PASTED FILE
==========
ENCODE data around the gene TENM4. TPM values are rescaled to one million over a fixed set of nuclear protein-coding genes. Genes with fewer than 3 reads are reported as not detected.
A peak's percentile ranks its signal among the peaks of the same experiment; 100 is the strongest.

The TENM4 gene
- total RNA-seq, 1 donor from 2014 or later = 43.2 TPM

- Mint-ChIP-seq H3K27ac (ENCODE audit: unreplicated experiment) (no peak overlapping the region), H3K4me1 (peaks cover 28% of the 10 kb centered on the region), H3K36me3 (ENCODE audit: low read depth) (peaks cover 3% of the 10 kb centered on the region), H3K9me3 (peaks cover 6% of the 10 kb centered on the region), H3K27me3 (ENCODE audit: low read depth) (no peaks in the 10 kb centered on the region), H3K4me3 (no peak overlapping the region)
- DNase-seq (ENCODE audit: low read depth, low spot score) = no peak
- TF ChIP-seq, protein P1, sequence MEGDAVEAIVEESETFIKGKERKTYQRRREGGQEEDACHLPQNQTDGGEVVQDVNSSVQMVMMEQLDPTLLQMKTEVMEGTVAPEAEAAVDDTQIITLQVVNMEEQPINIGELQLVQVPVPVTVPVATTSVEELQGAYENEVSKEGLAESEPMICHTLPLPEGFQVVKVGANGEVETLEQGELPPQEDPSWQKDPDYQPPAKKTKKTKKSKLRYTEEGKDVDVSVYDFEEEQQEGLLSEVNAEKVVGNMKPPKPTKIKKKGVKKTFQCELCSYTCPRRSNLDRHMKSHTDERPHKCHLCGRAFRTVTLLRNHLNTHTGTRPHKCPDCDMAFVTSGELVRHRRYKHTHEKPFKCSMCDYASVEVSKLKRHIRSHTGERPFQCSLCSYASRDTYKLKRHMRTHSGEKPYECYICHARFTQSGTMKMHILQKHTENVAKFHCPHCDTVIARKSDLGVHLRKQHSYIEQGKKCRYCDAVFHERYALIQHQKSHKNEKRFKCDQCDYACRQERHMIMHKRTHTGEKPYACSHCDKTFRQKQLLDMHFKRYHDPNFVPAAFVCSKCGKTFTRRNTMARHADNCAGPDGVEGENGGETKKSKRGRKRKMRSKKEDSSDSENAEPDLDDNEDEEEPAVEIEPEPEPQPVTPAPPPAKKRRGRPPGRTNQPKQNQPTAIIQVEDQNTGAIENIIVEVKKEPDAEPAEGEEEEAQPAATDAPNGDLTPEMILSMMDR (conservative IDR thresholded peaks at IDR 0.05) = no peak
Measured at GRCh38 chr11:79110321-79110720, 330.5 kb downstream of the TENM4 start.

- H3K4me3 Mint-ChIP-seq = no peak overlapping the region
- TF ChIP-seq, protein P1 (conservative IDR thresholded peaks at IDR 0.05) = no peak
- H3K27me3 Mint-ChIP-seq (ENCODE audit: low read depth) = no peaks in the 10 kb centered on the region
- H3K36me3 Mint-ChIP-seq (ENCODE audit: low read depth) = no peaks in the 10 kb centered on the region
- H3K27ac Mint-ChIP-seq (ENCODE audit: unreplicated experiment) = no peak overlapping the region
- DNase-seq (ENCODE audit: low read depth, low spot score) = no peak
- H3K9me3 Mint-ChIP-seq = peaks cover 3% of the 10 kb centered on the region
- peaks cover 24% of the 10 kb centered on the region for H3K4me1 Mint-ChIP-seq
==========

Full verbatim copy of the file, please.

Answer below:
ENCODE data around the gene TENM4. TPM values are rescaled to one million over a fixed set of nuclear protein-coding genes. Genes with fewer than 3 reads are reported as not detected.
A peak's percentile ranks its signal among the peaks of the same experiment; 100 is the strongest.

The TENM4 gene
- total RNA-seq, 1 donor from 2014 or later = 43.2 TPM

- Mint-ChIP-seq H3K27ac (ENCODE audit: unreplicated experiment) (no peak overlapping the region), H3K4me1 (peaks cover 28% of the 10 kb centered on the region), H3K36me3 (ENCODE audit: low read depth) (peaks cover 3% of the 10 kb centered on the region), H3K9me3 (peaks cover 6% of the 10 kb centered on the region), H3K27me3 (ENCODE audit: low read depth) (no peaks in the 10 kb centered on the region), H3K4me3 (no peak overlapping the region)
- DNase-seq (ENCODE audit: low read depth, low spot score) = no peak
- TF ChIP-seq, protein P1, sequence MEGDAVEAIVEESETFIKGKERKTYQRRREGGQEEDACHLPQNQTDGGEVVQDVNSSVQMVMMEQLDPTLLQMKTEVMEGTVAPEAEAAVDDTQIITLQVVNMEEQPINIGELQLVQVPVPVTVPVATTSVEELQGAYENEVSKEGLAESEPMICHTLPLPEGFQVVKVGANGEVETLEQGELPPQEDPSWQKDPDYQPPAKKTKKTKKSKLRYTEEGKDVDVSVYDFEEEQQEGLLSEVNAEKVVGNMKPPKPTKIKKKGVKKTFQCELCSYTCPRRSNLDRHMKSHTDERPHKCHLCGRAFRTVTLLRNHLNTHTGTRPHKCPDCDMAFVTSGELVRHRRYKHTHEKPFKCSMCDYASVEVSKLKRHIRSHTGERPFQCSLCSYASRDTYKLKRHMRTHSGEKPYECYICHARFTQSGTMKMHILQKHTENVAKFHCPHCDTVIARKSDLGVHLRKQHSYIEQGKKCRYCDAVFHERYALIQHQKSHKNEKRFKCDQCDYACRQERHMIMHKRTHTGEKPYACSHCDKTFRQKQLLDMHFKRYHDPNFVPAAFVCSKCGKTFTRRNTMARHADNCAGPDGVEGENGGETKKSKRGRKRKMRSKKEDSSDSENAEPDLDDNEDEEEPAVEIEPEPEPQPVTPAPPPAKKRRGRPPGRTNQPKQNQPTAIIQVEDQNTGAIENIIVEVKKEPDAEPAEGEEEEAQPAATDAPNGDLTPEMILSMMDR (conservative IDR thresholded peaks at IDR 0.05) = no peak
Measured at GRCh38 chr11:79110321-79110720, 330.5 kb downstream of the TENM4 start.

- H3K4me3 Mint-ChIP-seq = no peak overlapping the region
- TF ChIP-seq, protein P1 (conservative IDR thresholded peaks at IDR 0.05) = no peak
- H3K27me3 Mint-ChIP-seq (ENCODE audit: low read depth) = no peaks in the 10 kb centered on the region
- H3K36me3 Mint-ChIP-seq (ENCODE audit: low read depth) = no peaks in the 10 kb centered on the region
- H3K27ac Mint-ChIP-seq (ENCODE audit: unreplicated experiment) = no peak overlapping the region
- DNase-seq (ENCODE audit: low read depth, low spot score) = no peak
- H3K9me3 Mint-ChIP-seq = peaks cover 3% of the 10 kb centered on the region
- peaks cover 24% of the 10 kb centered on the region for H3K4me1 Mint-ChIP-seq